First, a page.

Music Reading Tips

Last week I made my case for the benefits of learning to read music. This week we'll look at some practical tips that will help you along as you learn to read music.

This list is by no means an exhaustive primer on music reading for guitarists. It's simply practical, proven tips that will save you time and keep you moving in the right direction as you work on your music reading chops.

Here we go.

  • Start with Rhythms. Before anything else, learn to read rhythms. Start with your basic whole, half and quarter notes/rests. Then move on to eighth notes, triplets and sixteenth note rhythms. A methodical approach is helpful. There are tons of books on the market that cover all these rhythmic variations thoroughly.

  • Next, get comfortable with Rhythm Chart/Lead Sheet Notation. This puts your rhythmic reading to the test. It also trains you to read through a roadmap of an entire song, complete with repeats, 1st and 2nd endings, Codas, etc. Rhythm chart reading is an essential skill for the modern guitarist!

  • Finally, you're ready to start reading actual notes on the staff. Many people would disagree with my recommendation that you learn to read rhythms and chord charts before ever learning to read any notes. However, it's simply an issue of what's most commonly required of guitarists.

    Let's break down note reading a bit. The following tips are all related to note reading for guitar.

    1. Start in either open position or 5th position. Open position is where most people begin their reading journey. However, also consider starting in 5th position. The benefit of 5th position is covers a huge range, and it sits right near the middle of the fretboard. If you only learn to read in one position, 5th position is probably your best bet.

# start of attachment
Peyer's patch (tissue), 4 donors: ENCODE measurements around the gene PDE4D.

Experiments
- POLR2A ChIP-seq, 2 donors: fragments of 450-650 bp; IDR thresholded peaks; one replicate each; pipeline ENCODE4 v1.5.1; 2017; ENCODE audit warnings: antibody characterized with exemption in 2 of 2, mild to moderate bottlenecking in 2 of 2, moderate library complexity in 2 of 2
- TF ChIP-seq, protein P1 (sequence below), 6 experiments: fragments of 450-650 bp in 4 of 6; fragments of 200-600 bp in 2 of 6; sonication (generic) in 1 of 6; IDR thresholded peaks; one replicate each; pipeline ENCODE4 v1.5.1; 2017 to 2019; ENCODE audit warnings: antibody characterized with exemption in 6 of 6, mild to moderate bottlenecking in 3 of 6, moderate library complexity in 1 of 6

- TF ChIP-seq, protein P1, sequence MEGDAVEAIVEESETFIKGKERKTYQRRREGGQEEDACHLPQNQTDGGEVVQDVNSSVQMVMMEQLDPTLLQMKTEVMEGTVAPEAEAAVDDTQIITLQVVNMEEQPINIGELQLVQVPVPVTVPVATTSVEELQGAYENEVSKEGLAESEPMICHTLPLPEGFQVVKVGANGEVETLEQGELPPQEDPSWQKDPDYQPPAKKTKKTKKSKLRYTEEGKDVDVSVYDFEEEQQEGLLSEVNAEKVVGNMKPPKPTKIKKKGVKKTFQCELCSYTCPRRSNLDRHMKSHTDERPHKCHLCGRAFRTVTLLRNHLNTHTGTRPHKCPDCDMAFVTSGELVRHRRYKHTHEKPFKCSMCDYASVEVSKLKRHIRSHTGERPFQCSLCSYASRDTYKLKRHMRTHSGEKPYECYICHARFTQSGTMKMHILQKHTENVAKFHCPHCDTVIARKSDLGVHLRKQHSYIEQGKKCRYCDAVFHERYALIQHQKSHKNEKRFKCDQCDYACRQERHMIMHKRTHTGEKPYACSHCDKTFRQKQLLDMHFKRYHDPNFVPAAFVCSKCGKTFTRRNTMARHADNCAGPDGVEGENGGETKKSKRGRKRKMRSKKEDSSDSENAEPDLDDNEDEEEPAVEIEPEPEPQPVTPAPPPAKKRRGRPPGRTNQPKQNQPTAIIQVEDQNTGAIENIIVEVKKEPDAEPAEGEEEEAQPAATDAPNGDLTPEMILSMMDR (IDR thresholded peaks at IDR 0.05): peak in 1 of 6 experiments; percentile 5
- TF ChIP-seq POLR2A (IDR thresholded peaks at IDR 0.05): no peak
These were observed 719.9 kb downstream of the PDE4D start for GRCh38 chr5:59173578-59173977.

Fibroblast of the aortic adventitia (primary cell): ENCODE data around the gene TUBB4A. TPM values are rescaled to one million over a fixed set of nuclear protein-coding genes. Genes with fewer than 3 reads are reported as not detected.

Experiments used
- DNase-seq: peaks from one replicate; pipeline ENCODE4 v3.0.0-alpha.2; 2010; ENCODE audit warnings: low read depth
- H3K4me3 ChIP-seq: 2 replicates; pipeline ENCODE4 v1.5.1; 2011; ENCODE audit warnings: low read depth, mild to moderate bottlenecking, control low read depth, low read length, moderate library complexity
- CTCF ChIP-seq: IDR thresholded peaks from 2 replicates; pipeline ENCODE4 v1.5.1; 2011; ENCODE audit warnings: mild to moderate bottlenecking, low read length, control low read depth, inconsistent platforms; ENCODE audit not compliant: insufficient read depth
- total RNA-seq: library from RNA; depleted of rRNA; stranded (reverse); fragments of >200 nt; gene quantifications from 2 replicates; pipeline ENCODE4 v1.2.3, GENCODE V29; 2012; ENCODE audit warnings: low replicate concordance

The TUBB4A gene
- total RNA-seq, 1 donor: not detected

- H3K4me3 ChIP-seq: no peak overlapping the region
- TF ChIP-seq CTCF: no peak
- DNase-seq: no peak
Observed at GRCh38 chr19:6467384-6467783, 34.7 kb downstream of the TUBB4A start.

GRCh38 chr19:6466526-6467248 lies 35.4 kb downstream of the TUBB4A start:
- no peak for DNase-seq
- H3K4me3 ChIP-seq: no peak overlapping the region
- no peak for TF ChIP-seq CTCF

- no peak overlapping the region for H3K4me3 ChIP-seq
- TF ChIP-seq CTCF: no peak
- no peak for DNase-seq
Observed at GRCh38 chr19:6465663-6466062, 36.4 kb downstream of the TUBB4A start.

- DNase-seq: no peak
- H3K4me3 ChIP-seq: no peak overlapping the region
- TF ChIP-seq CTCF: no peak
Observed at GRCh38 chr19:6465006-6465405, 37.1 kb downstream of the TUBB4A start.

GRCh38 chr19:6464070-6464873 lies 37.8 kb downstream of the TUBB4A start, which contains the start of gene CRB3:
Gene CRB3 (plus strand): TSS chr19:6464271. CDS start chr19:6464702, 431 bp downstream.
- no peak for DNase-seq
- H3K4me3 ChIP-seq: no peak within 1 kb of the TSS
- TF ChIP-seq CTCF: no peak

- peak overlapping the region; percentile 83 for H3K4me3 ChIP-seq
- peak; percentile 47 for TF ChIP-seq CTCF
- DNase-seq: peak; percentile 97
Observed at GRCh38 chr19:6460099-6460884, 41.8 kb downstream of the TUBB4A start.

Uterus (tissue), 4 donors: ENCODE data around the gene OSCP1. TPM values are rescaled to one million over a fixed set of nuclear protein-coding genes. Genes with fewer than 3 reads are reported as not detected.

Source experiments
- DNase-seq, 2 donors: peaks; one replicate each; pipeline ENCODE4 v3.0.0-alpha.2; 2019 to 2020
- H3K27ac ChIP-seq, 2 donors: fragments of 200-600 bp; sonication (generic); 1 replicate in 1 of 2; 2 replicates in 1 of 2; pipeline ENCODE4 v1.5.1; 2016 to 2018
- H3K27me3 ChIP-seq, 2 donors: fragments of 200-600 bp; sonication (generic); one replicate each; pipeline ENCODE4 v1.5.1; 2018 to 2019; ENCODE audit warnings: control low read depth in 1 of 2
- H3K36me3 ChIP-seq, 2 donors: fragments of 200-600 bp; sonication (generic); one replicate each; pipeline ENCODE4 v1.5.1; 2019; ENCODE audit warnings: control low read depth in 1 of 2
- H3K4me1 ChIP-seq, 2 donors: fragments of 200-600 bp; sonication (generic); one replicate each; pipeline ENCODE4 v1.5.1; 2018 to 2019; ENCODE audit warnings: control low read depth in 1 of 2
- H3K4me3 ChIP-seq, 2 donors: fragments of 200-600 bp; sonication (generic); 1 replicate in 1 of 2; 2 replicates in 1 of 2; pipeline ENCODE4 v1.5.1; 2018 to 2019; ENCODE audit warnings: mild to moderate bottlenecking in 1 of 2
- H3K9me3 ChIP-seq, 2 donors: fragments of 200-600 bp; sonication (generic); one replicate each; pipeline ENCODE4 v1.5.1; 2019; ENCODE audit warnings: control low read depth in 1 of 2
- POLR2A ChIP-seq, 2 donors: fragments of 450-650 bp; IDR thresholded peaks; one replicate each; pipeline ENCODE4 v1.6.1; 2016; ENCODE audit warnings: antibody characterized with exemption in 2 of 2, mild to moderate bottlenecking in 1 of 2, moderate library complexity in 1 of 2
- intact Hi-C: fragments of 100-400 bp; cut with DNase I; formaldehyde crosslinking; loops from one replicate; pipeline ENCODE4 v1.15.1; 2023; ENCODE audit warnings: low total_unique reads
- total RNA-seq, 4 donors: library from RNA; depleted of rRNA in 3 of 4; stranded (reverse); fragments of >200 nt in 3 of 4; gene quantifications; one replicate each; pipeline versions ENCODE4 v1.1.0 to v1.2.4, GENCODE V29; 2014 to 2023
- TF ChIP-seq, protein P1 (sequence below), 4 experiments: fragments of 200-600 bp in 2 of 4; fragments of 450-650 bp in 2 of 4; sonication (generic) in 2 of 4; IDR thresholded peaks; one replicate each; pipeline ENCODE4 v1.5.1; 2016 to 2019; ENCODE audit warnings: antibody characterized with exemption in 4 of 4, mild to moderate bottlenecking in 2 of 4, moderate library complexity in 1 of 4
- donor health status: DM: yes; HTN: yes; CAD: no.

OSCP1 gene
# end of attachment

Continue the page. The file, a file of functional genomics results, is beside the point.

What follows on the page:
2. Memorize key signatures. Here's a shortcut. For sharp keys, go up a half step from the last sharp to find your key center. Ex. 3 sharps (F# C# G#), go up a half step from last sharp (G#) and you arrive at your root note of A. For flat keys, the second to last flat is your root note. Ex. 4 flats (Bb Eb Ab Db), 2nd to last flat is Ab, your root note.

    3. Learn to recognize intervals both on the page and on your guitar. This greatly speeds up your reading. By learning your intervals, you can simply read the overall contour of lines rather than reading each individual note.

    4. Before you read a section of music, scan it to find the range it covers. By mapping out the lowest and highest notes the section covers, you can then find the best position to play in.

    5. Remember your scale patterns. All those scale patterns you thought you'd never use...yep, they'll come to your rescue when you're reading. Whenever you know your key and the range the section covers, you can map out the scale pattern over that position on the neck. This eliminates the guesswork and gives you an absolute frame of reference.

    6. Don't ignore dynamic markings. Self-explanatory, I hope.

    7. Read everything. The best way to improve is by reading, and reading a lot. Grab whatever music you can find, and get to reading!

    Hopefully this clears up some of the mystery behind music reading for guitar. It's not easy to become a great reader, but it's also not impossible.

    For the readers out there, what other advice can you offer to the guitarists out there who are learning to read music?

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